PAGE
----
Counterfeit filters can do more harm than good by potentially contaminating the water that passes through them, according to a recent industry-sponsored study. While the initial cost of off-brand filters may be lower, it is important to consider the higher quality, performance and safety standards of original factory filters. Second Nature's It Matters filter is certified to meet NSF 53 and 42 standards, as well as its higher-quality OEM options. This filter is designed to leak more than 99% of lead from drinking water, as well as remove contaminants such as chlorine, lead, turbidity, asbestos and VOCs.
Additionally, the dispenser can pick up airborne particles that may come from rotting food in the kitchen. It is important to be aware that even if your refrigerator filter is doing enough work, if water gets back into the dispenser particles, anyone drinking that water can be at risk of contamination. Different water filters have different life spans, so you'll need to check the documentation that comes with yours to see how often you need to change it. Be sure to put on some kind of reminder to replace your refrigerator water filter or you could be exposed to dangerously contaminated water.
For Second Nature, replacement options are easier than searching for your OEM refrigerator filter because you only have to buy it once. If your water tastes weird and you start to see black chunks of carbon in the dispensed water, or if the flow is significantly reduced, then of course you waste the mass and get a new filter. The EPA states that 90 percent of U. S.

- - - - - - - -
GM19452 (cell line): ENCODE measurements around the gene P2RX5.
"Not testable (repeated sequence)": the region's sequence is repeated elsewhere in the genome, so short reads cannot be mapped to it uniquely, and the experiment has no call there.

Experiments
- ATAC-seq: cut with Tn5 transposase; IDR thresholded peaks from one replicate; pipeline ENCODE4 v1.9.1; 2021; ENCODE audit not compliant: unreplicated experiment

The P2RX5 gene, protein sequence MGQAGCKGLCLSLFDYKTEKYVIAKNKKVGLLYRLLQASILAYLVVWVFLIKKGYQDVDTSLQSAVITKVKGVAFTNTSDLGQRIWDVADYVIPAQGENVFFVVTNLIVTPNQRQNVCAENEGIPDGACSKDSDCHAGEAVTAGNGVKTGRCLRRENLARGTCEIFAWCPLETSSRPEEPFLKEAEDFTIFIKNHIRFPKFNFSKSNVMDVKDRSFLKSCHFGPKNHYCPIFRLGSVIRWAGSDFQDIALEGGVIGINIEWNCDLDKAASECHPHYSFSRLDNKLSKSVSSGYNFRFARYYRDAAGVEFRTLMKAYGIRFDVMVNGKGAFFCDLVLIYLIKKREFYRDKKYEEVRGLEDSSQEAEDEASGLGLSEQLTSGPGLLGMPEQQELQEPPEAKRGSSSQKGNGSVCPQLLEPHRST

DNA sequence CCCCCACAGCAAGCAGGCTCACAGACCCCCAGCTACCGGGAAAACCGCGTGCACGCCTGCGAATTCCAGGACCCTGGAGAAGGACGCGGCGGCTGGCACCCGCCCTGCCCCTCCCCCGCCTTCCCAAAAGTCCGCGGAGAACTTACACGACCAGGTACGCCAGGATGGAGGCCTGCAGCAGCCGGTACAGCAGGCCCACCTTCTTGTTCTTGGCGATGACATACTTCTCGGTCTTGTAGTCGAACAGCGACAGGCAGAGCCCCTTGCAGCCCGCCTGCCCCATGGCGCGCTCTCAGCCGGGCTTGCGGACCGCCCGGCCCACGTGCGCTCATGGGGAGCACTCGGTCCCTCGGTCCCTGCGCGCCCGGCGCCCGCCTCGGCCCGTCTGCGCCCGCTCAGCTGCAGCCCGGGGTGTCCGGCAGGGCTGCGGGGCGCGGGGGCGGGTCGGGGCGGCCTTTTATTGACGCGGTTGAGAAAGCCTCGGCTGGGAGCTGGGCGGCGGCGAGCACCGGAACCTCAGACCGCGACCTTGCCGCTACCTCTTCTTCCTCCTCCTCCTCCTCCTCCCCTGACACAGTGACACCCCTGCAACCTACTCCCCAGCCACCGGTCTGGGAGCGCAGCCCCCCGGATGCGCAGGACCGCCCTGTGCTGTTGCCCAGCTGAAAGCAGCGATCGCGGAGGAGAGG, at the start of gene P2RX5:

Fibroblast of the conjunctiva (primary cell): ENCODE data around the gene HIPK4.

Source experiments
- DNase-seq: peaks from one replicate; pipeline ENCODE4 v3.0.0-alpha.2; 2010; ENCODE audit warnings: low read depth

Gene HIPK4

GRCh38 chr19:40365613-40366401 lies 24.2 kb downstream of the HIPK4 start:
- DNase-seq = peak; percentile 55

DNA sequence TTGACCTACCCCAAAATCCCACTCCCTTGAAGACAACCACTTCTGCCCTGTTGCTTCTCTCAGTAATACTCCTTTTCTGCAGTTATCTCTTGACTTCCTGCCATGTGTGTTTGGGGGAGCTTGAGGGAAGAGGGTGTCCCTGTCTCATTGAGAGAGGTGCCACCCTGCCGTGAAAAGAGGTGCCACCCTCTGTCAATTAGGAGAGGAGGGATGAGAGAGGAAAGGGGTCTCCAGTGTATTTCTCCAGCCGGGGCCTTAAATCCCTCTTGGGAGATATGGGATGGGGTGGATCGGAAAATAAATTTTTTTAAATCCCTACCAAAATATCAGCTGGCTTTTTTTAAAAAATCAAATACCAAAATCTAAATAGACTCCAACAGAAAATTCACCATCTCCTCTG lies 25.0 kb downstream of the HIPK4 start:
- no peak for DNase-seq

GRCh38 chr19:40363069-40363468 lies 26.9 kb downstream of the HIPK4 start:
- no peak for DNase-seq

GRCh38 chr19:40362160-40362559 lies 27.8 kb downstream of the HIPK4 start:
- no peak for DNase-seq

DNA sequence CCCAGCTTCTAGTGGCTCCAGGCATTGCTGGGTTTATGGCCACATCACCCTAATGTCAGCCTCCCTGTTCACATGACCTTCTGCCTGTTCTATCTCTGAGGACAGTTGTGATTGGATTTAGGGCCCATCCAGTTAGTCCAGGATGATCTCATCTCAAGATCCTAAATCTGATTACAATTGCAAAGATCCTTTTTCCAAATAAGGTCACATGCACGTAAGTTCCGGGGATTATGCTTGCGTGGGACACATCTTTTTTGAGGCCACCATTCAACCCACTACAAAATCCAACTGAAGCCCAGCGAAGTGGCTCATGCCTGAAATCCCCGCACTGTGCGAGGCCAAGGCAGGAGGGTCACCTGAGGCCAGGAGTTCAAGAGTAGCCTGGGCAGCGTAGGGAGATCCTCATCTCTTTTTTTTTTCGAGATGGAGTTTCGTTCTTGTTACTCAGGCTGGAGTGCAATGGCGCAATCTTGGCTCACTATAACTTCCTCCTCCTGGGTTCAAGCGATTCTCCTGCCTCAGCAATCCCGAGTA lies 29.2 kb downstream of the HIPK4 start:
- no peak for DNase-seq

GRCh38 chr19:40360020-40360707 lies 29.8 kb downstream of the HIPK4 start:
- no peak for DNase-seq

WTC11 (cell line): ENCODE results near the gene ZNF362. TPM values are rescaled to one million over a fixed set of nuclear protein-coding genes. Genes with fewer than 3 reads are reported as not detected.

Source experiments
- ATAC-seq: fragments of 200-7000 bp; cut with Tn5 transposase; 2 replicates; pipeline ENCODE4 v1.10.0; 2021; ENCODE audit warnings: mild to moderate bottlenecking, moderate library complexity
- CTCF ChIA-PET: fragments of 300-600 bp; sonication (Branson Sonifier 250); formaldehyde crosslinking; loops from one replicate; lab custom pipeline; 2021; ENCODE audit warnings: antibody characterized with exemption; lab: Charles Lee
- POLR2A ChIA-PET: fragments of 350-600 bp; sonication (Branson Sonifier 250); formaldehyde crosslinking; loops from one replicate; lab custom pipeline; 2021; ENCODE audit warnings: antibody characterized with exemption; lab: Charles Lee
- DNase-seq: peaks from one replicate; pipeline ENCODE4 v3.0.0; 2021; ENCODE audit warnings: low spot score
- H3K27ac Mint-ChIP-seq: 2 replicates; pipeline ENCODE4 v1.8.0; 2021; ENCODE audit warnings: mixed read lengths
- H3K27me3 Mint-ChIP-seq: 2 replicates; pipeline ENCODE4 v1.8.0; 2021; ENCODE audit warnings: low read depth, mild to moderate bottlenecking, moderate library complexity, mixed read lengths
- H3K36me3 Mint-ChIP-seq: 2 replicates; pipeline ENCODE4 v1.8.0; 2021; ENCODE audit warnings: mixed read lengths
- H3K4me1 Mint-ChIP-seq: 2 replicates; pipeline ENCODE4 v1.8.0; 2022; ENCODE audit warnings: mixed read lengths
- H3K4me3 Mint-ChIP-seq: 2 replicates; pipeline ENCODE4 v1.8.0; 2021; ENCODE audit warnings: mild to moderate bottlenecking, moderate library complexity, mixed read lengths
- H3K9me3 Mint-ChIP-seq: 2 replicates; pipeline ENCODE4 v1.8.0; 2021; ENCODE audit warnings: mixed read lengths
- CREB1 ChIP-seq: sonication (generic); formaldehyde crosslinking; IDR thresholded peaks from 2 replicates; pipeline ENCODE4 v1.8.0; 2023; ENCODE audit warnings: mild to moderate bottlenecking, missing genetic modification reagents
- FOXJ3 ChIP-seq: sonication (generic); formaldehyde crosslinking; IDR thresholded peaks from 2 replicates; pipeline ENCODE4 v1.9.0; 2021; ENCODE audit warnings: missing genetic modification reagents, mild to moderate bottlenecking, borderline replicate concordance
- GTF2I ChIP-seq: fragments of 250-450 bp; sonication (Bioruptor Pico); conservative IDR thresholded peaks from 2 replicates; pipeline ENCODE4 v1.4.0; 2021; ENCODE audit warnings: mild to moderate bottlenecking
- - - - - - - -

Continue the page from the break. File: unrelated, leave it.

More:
public water systems meet their standards; however, you may want to use a water filter to further ensure water safety. According to the Centers for Disease Control and Prevention, one of the most common reasons people start looking for filters is that they don't like the taste of water. It is estimated that there are millions of fake water filters on the market, and it's so serious that U. Customs and Border Patrol have begun to seize them.
These filters need to be changed approximately every six months, and failure to do so can have disastrous effects. Since it's such a popular complaint, many of the most popular refrigerator and jug filters are designed to improve that flavor. In the 1700s, some households used filters made of sponge, charcoal and wool, and filtration did not take place on a municipal scale until Scotland built the first water treatment plant in 1804. Theoretically, a single faulty refrigerator filter could contaminate thousands of glasses of drinking water. The NSF tests water treatment products for specific standards such as distillation, cyst reduction, reverse osmosis, and taste and odor; in other words, whatever you want your water filter to do, the NSF will be able to tell you how well it does it.